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In mathematics, a theory is a set of statements closed under logical implication. In mathematical logic, "theory" is the term for a set of well-formed formulae consisting of certain axioms and all theorems provable from said axioms. Gödel's incompleteness theorem states that no consistent theory, with a finite number of axioms (in a language at least as strong as arithmetic), can include all true statements.

Humans construct theories in order to explain, predict and master phenomena (e.g. inanimate things, events, or the behaviour of animals). In many instances, it is seen to be a model of reality. A theory makes generalizations about observations and consists of an interrelated, coherent set of ideas.

A theory has to be something which is in some way testable; for example, one can theorize that an apple will fall when dropped, and then drop an apple, to see what happens. Many scientists, but not all, argue that religious beliefs are not testable, and thus not theories, because they are matters of faith.

According to Stephen Hawking in A Brief History of Time, "a theory is a good theory if it satisfies two requirements: It must accurately describe a large class of observations on the basis of a model that contains only a few arbitrary elements, and it must make definite predictions about the results of future observations." He goes on to state..."Any physical theory is always provisional, in the sense that it is only a hypothesis; you can never prove it. No matter how many times the results of experiments agree with some theory, you can never be sure that the next time the result will not contradict the theory. On the other hand, you can disprove a theory by finding even a single observation that disagrees with the predictions of the theory."

There are two types of theories; a supposition which is not backed by observation is known as a conjecture, and if backed by observation it is a hypothesis. A theory is different from a theorem. The former is a model of physical events and cannot be proved from basic axioms. The latter is a statement of mathematical fact which logically follows from a set of axioms. A theory is also different from a physical law in that the former is a model of reality whereas the latter is a statement of what has been observed.

The word ‘theory’ derives from the Greek ‘theorein’, which means ‘to look at’. According to some sources, it was used frequently in terms of ‘looking at’ a theatre stage, which may explain why sometimes the word ‘theory’ is used as something provisional or not quite real. The term ‘teoria’ was already used by the ancient Greeks. The word theoretical is derived from theory, and is used to describe that which has not yet been observed. For example, until recently, black holes were theoretical.

Theories can become accepted if they are able to make correct predictions and avoid incorrect ones. Theories which are simplier, and more mathematically elegant, tend to be accepted over theories which are complex. Theories are more likely to be accepted if they connect a wide range of phenonomena. The process of accepting theories is part of the scientific method.

Further explanation of a scientific theory

In common usage a theory is often viewed as little more than a guess or a hypothesis. But in science and generally in academic usage, a theory is much more than that. A theory is an established paradigm that explains all or many of the data we have and offers valid predictions that can be tested. In science, a theory can never be proven true, because we can never assume we know all there is to know. Instead, theories remain standing until they are disproven, at which point they are thrown out altogether or modified slightly.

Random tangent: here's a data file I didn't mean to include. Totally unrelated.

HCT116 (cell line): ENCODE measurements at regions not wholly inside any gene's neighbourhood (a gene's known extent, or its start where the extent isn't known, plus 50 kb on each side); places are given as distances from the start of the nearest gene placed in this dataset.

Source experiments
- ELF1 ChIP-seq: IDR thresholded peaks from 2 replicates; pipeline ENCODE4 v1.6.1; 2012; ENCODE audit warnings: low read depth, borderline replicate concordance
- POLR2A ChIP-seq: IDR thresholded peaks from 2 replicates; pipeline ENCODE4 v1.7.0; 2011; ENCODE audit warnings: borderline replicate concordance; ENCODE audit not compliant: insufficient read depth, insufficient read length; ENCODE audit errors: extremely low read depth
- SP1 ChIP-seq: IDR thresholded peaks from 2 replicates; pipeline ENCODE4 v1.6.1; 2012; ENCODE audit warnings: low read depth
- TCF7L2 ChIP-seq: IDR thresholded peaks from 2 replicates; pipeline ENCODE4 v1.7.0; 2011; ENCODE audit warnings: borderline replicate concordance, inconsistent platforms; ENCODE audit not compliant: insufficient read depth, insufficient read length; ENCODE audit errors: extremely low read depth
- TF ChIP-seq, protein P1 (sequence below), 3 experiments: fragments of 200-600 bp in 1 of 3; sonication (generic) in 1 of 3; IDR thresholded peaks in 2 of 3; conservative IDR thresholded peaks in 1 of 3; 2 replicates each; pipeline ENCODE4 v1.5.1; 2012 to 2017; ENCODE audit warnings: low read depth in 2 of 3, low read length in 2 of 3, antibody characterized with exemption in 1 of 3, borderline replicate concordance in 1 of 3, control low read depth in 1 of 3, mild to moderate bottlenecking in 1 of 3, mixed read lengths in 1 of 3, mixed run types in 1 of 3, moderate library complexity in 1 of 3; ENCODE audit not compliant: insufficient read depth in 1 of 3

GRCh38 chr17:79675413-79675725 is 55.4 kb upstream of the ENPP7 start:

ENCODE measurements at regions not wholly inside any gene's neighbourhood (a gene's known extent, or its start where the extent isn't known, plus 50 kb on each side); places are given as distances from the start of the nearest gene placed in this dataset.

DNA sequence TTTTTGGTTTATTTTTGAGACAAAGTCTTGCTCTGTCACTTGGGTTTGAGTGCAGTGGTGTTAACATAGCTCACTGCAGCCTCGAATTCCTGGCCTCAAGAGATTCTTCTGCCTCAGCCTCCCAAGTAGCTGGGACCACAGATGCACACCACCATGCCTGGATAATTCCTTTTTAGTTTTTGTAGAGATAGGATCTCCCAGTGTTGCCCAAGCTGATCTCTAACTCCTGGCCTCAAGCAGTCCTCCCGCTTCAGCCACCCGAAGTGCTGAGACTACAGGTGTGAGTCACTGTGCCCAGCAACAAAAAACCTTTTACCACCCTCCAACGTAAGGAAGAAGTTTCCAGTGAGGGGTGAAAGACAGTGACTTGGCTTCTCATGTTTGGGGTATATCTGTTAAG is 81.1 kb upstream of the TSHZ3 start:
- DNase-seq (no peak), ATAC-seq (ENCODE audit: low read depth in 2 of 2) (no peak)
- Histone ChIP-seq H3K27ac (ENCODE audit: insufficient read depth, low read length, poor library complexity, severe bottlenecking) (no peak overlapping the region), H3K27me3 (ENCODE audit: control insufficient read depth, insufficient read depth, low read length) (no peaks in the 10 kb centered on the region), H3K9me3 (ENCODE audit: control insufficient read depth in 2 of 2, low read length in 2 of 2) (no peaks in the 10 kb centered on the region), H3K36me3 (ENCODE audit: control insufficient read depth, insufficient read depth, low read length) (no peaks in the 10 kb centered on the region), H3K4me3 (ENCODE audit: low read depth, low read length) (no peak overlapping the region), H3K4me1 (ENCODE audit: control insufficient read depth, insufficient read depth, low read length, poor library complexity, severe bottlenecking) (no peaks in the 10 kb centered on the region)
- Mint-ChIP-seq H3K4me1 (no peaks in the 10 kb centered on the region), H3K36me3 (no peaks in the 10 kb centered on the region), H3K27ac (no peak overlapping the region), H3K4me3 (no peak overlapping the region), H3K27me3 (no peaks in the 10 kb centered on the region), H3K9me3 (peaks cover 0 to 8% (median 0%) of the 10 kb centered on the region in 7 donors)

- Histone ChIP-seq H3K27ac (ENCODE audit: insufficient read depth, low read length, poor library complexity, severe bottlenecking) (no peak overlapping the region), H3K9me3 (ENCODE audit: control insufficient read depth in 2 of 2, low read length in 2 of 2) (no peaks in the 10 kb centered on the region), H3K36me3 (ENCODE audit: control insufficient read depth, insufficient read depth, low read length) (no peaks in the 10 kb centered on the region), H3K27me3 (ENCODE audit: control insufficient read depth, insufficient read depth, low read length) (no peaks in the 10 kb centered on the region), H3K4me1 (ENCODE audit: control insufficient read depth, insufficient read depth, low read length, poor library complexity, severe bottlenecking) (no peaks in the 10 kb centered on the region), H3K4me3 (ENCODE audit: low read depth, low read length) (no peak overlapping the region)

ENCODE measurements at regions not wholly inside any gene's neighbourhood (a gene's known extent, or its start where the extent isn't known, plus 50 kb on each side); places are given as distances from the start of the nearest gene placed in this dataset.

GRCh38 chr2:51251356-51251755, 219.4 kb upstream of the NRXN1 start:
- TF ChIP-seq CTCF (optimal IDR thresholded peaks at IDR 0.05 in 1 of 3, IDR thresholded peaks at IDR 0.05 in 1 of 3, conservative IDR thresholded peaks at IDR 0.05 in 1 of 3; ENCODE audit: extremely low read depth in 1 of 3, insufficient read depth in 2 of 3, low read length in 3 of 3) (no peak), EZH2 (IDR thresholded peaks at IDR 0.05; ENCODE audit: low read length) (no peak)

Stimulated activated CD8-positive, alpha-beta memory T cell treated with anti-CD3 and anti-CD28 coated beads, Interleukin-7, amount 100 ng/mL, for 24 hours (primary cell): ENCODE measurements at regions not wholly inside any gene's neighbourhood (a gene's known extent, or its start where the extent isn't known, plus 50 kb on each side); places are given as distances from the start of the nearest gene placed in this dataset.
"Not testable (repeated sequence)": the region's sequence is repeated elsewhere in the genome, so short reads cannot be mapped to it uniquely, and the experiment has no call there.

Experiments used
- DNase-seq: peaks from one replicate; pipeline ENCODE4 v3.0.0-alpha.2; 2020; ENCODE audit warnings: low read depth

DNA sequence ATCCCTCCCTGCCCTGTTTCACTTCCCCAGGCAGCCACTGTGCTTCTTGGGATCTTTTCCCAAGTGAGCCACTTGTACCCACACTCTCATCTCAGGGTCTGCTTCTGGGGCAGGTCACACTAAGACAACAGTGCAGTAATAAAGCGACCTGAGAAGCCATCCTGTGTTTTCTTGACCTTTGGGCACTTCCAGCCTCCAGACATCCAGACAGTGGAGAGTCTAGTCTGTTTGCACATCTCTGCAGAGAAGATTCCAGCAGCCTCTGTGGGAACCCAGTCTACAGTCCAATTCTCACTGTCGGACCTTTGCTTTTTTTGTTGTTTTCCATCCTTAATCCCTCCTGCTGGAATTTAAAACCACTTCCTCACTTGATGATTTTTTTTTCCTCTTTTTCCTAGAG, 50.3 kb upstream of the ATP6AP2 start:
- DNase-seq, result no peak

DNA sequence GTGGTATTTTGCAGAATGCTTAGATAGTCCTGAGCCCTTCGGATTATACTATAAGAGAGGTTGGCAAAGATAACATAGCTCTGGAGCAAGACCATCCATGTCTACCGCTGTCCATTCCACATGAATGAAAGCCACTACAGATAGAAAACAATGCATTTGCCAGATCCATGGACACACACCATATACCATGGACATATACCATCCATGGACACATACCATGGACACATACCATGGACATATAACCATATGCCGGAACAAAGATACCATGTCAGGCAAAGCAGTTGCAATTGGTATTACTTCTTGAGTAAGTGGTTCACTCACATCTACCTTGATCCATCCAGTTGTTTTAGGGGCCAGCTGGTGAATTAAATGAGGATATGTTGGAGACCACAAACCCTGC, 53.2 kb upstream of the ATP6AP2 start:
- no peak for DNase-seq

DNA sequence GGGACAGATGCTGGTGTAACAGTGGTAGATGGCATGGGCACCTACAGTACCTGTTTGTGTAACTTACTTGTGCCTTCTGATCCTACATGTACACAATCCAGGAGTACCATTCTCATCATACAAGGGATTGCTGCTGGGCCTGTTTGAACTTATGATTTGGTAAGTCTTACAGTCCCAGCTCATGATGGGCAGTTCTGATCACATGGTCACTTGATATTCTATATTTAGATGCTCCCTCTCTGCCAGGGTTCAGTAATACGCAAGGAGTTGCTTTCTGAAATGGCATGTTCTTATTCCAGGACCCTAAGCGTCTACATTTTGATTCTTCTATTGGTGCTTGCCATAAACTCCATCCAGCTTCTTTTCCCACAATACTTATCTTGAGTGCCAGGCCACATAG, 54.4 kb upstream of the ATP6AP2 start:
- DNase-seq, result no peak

Theories start out with empirical observations such as “sometimes water turns into ice.” At some point, there is a need or curiosity to find out why this is, which leads to a theoretical/scientific phase. In scientific theories, this then leads to research, in combination with auxiliary and other hypotheses (see scientific method), which may then eventually lead to a theory. Some scientific theories (such as the theory of gravity) are so widely accepted that they are often seen as laws.

Some theories that have been disproved are those such as Lamarckism and the geocentric universe theory. Sufficient evidence has risen to declare these theories false.

Often the statement "Well, it's just a theory," is used to dismiss controversial theories such as evolution, but in science a theory usually

  1. is supported by many strands of evidence rather than a single foundation, ensuring that it probably is a good approximation if not totally correct,
  2. has survived many critical tests that could have proven it false,
  3. makes predictions that might someday be used to disprove the theory, and
  4. is the best known explanation, in the sense of Occam's Razor, of the infinite variety of alternative explanations for the same data.

This is true of such established theories as evolution, special and general relativity, quantum mechanics (with minimal interpretation), plate tectonics, etc.

Theories exist not only in the so-call 'hard sciences' but in all fields of academic study, from philosophy to music to literature.

Unfortunately the usage of the term is muddled by cases like string theory and "theories of everything," each probably better characterized at present as a bundle of competing hypotheses. A hypothesis, however, is still vastly more reliable than a conjecture, which is at best an untested guess consistent with selected data, and is often a belief based on non-repeatable experiments, anecdotes, popular opinion, "wisom of the ancients," commercial motivation, or mysticism.

A good example of a non-scientific "theory" is Intelligent Design. Likewise, other claims such as homeopathy are also not theories.

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